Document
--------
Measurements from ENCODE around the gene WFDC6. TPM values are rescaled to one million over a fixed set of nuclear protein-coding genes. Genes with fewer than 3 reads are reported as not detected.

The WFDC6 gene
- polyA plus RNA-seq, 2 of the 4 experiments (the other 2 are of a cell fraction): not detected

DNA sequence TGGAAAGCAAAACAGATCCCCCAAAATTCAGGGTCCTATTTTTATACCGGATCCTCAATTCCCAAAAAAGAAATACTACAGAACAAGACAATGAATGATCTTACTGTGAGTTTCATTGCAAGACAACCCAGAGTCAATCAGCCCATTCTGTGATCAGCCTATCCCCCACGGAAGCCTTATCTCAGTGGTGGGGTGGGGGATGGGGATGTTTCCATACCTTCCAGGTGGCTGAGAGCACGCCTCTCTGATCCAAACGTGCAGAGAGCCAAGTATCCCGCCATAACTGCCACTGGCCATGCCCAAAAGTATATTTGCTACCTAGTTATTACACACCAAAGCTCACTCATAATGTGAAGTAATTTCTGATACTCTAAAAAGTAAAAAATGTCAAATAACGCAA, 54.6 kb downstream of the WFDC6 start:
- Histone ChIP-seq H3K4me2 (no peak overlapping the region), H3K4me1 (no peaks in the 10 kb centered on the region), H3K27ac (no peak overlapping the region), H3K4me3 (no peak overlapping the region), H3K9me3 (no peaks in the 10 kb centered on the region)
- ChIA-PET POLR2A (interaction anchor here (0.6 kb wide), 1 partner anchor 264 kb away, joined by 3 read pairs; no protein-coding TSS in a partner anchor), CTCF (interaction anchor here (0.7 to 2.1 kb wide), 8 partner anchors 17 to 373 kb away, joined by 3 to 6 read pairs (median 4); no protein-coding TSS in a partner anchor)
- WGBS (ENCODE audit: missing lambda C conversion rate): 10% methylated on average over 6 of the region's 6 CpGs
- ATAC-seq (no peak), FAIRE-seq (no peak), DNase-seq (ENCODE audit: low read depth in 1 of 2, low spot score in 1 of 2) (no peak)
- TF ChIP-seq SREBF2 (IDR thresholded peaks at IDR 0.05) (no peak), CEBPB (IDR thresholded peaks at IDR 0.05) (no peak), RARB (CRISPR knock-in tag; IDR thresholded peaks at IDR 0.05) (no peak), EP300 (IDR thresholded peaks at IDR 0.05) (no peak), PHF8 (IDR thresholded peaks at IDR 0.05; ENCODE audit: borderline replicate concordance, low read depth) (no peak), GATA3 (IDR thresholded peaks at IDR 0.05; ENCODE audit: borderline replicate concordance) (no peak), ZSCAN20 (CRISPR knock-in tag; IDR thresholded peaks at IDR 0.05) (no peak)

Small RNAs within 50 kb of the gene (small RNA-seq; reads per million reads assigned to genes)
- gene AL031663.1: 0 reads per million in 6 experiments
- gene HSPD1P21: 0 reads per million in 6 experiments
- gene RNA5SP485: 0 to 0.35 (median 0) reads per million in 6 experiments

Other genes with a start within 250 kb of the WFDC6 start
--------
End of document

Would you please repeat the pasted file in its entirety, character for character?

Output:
Measurements from ENCODE around the gene WFDC6. TPM values are rescaled to one million over a fixed set of nuclear protein-coding genes. Genes with fewer than 3 reads are reported as not detected.

The WFDC6 gene
- polyA plus RNA-seq, 2 of the 4 experiments (the other 2 are of a cell fraction): not detected

DNA sequence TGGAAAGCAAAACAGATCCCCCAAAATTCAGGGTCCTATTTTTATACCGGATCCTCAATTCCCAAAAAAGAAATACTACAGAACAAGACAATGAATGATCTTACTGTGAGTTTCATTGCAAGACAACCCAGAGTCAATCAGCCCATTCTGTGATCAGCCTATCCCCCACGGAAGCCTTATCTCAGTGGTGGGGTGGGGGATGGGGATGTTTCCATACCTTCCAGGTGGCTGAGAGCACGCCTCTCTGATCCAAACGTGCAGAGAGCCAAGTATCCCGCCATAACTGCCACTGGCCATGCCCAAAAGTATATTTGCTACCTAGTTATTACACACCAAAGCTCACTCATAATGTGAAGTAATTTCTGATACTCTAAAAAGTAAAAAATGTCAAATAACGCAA, 54.6 kb downstream of the WFDC6 start:
- Histone ChIP-seq H3K4me2 (no peak overlapping the region), H3K4me1 (no peaks in the 10 kb centered on the region), H3K27ac (no peak overlapping the region), H3K4me3 (no peak overlapping the region), H3K9me3 (no peaks in the 10 kb centered on the region)
- ChIA-PET POLR2A (interaction anchor here (0.6 kb wide), 1 partner anchor 264 kb away, joined by 3 read pairs; no protein-coding TSS in a partner anchor), CTCF (interaction anchor here (0.7 to 2.1 kb wide), 8 partner anchors 17 to 373 kb away, joined by 3 to 6 read pairs (median 4); no protein-coding TSS in a partner anchor)
- WGBS (ENCODE audit: missing lambda C conversion rate): 10% methylated on average over 6 of the region's 6 CpGs
- ATAC-seq (no peak), FAIRE-seq (no peak), DNase-seq (ENCODE audit: low read depth in 1 of 2, low spot score in 1 of 2) (no peak)
- TF ChIP-seq SREBF2 (IDR thresholded peaks at IDR 0.05) (no peak), CEBPB (IDR thresholded peaks at IDR 0.05) (no peak), RARB (CRISPR knock-in tag; IDR thresholded peaks at IDR 0.05) (no peak), EP300 (IDR thresholded peaks at IDR 0.05) (no peak), PHF8 (IDR thresholded peaks at IDR 0.05; ENCODE audit: borderline replicate concordance, low read depth) (no peak), GATA3 (IDR thresholded peaks at IDR 0.05; ENCODE audit: borderline replicate concordance) (no peak), ZSCAN20 (CRISPR knock-in tag; IDR thresholded peaks at IDR 0.05) (no peak)

Small RNAs within 50 kb of the gene (small RNA-seq; reads per million reads assigned to genes)
- gene AL031663.1: 0 reads per million in 6 experiments
- gene HSPD1P21: 0 reads per million in 6 experiments
- gene RNA5SP485: 0 to 0.35 (median 0) reads per million in 6 experiments

Other genes with a start within 250 kb of the WFDC6 start